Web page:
Cases reported "Factor Xiii Deficiency"

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1/68. Bleeding disorder with abnormal wound healing, acid-soluble clots and normal factor XIII.

    An unusual bleeding disorder clinically resembling factor xiii deficiency is presented. The only detectable coagulation abnormality was rapid clot dissolution in 1% monochloroacetic acid. This abnormality was ascribed to the sustained increase of a pepsin-like plasma protease which is activated at low pH. Asystematic search for similar phenomena revealed that massive blood transfusion may also enhance plasma-clot solubility in acid, possibly by release of a red cell protease. We conclude that the acid clot solubility test is not a specific indicator of factor xiii deficiency, but this simple assay is recommended for further studies of acid plasma protease activity. The diagnostic relevance and pathophysiologic importance of increased pepsin-like activity in plasma remain to be elucidated. ( info)

2/68. Bleeding risk and reproductive capacity among patients with factor xiii deficiency: a case presentation and review of the literature.

    factor xiii deficiency is an uncommon, inherited bleeding disorder that usually manifests in infancy or early childhood, involving both boys and girls. We present the case of a woman who had experienced two previous intracranial bleeding events, and was treated before and during her current pregnancy with factor XIII concentrate. Her pregnancy was successful, and she experienced an uncomplicated vaginal delivery. To better understand the issues surrounding bleeding, reproductive capacity, and management of factor xiii deficiency during pregnancy, we conducted a systematic literature review using medline from 1966 to December 1998. We also examined the bibliographic references from all articles, and included all cases, case reports, or case series of patients with factor xiii deficiency. We retrieved data on 117 patients from 37 articles, the majority of which had type II deficiency. Among untreated patients with type II factor xiii deficiency, the literature suggests an elevated mortality rate due to uncontrolled bleeding and intracranial hemorrhage. Because of its high degree of efficacy, the evidence supports the use of life long prophylactic therapy with at least monthly infusions of factor XIII concentrate, including during pregnancy. The opinion that women with type II factor xiii deficiency have inevitable recurrent abortions, or that men are sterile, is not well substantiated. No data were found on whether treatment alters male reproductive capacity. A policy of universal factor XIII replacement, starting in childhood, will likely enable more patients to attain reproductive status. The development of an international data registry would optimally address both bleeding risk and reproductive capacity among patients with factor xiii deficiency. ( info)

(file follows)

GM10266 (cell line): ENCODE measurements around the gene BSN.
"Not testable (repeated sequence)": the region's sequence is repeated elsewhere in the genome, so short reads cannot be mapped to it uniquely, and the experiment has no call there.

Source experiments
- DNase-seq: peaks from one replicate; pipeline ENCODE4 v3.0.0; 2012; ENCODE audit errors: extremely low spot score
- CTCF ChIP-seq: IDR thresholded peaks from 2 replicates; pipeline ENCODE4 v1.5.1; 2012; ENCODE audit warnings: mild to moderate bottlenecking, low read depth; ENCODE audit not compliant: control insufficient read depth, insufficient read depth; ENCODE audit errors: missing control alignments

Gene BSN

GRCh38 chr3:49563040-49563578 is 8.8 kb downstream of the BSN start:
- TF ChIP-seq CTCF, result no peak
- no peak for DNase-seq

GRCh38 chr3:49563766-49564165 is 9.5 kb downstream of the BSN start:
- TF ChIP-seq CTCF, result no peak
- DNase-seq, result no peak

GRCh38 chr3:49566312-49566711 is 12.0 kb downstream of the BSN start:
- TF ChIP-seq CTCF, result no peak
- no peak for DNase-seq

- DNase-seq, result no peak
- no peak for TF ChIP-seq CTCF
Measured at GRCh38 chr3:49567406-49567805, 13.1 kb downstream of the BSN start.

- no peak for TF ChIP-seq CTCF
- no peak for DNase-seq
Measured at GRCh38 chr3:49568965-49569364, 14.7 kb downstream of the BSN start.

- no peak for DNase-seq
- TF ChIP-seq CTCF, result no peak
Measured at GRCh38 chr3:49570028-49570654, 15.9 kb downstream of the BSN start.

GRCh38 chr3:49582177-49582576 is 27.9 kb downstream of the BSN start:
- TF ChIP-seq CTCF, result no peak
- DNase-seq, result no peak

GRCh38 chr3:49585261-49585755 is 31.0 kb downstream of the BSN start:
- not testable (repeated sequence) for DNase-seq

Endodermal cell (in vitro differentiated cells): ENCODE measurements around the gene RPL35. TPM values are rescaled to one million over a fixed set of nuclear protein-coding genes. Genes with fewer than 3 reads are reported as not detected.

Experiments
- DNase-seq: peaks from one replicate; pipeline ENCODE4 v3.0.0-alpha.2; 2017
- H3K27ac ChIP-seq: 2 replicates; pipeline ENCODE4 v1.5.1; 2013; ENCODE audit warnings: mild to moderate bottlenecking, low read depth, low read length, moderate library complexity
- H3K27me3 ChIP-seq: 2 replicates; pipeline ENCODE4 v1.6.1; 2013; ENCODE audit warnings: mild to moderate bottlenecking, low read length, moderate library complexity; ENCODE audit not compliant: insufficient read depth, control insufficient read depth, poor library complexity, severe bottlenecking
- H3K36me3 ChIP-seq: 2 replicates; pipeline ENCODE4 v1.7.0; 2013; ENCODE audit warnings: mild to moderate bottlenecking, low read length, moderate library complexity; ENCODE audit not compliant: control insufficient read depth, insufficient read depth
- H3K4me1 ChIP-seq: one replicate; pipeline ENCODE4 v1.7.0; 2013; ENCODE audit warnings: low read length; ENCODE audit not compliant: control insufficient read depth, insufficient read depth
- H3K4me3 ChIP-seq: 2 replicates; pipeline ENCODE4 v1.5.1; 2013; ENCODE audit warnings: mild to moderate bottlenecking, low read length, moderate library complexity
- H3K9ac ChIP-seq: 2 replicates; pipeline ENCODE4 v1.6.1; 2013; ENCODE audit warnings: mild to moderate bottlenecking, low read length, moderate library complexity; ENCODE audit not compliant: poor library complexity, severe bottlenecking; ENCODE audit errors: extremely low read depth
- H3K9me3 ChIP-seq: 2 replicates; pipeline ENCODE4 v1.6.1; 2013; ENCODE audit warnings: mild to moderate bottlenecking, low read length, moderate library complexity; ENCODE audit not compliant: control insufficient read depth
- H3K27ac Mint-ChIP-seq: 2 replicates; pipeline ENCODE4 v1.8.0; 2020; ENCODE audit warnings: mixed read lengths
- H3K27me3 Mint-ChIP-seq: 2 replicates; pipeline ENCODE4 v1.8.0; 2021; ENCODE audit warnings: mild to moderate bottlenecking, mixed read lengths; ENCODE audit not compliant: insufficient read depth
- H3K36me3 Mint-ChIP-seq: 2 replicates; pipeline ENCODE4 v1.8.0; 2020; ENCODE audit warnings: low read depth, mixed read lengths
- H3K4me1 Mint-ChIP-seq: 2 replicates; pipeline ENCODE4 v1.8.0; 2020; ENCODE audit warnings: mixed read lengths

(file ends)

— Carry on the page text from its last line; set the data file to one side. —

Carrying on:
3/68. Maternal blood coagulation factor XIII is associated with the development of cytotrophoblastic shell.

    We analysed the early implantation tissues of normal women and of a patient with congenital factor xiii deficiency in order to study the role of maternal subunit A of factor XIII (XIIIA) in the development of extravillous cytotrophoblast. The patient had received adequate administration of factor xiiia concentrate only up to 7 weeks of gestation (wG). Her pregnancy was maintained until the latter half of 8 wG, but was terminated by intrauterine fetal death at 9 wG. Immunohistochemical staining of cytokeratin, XIIIA and subunit S of factor XIII was performed in the early implantation tissues of normal women and of this patient. Numerous well-formed cytotrophoblastic shells and Nitabuch's layers were detected in implantation tissues at 7-8 wG in normal women, and XIIIA was present in the intercellular space in well-formed cytotrophoblastic shells, while the cytotrophoblastic shells and Nitabuch's layers in this patient's implantation tissue were poorly-formed. Furthermore, XIIIA was not detected around them. It is suggested that when the maternal plasma activity of factor XIII is low, the concentration of XIIIA at the placental bed is also low, leading to the insufficient formation of cytotrophoblastic shell and therefore an increased probability of miscarriage in patients with congenital factor xiii deficiency. ( info)

4/68. factor xiii deficiency causing mutation, Ser295Arg, in exon 7 of the factor xiiia gene.

    Inherited factor XIII (FXIII) deficiency is an autosomal recessive disorder which results in a serious bleeding diathesis, problems with wound healing and a very high risk of recurrent miscarriage in deficient females. We have analysed the molecular basis of factor xiii deficiency in two patients and their parents, who originate from the North of pakistan. Four sequence changes were identified: an AGC-->AGG (Ser-->Arg) FXIII deficiency-causing mutation in codon 295; G-->A at position -246 upstream of exon 1; T-->C and C-->T at positions -23 and -24, respectively, in intron 9. Using molecular modelling we predict that the Ser295Arg mutation would prevent the FXIIIA molecule from folding correctly and thus result in an unstable FXIIIA mutant polypeptide. The sequence changes -246G-->A, -23T-->C and -24C-->T are normal polymorphisms. RT-PCR analysis demonstrates that the intronic sequence changes do not appear to affect the accuracy of FXIIIA rna processing. ( info)

5/68. Identification of a new mutation (Gly420Ser), distal to the active site, that leads to factor xiii deficiency.